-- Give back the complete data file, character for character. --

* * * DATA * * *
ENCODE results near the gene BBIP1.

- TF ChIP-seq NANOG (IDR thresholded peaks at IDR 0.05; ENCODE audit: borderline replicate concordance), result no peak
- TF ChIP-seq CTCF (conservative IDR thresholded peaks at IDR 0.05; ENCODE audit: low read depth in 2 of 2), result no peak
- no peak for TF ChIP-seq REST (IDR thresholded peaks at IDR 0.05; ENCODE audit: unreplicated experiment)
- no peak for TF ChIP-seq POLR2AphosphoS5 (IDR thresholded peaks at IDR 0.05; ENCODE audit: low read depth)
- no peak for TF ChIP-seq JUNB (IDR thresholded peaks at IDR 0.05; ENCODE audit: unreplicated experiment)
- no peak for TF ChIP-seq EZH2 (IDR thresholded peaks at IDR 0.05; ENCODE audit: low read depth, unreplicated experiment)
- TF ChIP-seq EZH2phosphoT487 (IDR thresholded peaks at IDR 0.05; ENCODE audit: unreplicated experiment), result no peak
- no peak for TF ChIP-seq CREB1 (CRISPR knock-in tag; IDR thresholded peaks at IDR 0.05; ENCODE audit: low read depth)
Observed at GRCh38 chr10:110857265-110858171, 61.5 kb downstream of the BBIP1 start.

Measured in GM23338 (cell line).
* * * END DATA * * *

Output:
ENCODE results near the gene BBIP1.

- TF ChIP-seq NANOG (IDR thresholded peaks at IDR 0.05; ENCODE audit: borderline replicate concordance), result no peak
- TF ChIP-seq CTCF (conservative IDR thresholded peaks at IDR 0.05; ENCODE audit: low read depth in 2 of 2), result no peak
- no peak for TF ChIP-seq REST (IDR thresholded peaks at IDR 0.05; ENCODE audit: unreplicated experiment)
- no peak for TF ChIP-seq POLR2AphosphoS5 (IDR thresholded peaks at IDR 0.05; ENCODE audit: low read depth)
- no peak for TF ChIP-seq JUNB (IDR thresholded peaks at IDR 0.05; ENCODE audit: unreplicated experiment)
- no peak for TF ChIP-seq EZH2 (IDR thresholded peaks at IDR 0.05; ENCODE audit: low read depth, unreplicated experiment)
- TF ChIP-seq EZH2phosphoT487 (IDR thresholded peaks at IDR 0.05; ENCODE audit: unreplicated experiment), result no peak
- no peak for TF ChIP-seq CREB1 (CRISPR knock-in tag; IDR thresholded peaks at IDR 0.05; ENCODE audit: low read depth)
Observed at GRCh38 chr10:110857265-110858171, 61.5 kb downstream of the BBIP1 start.

Measured in GM23338 (cell line).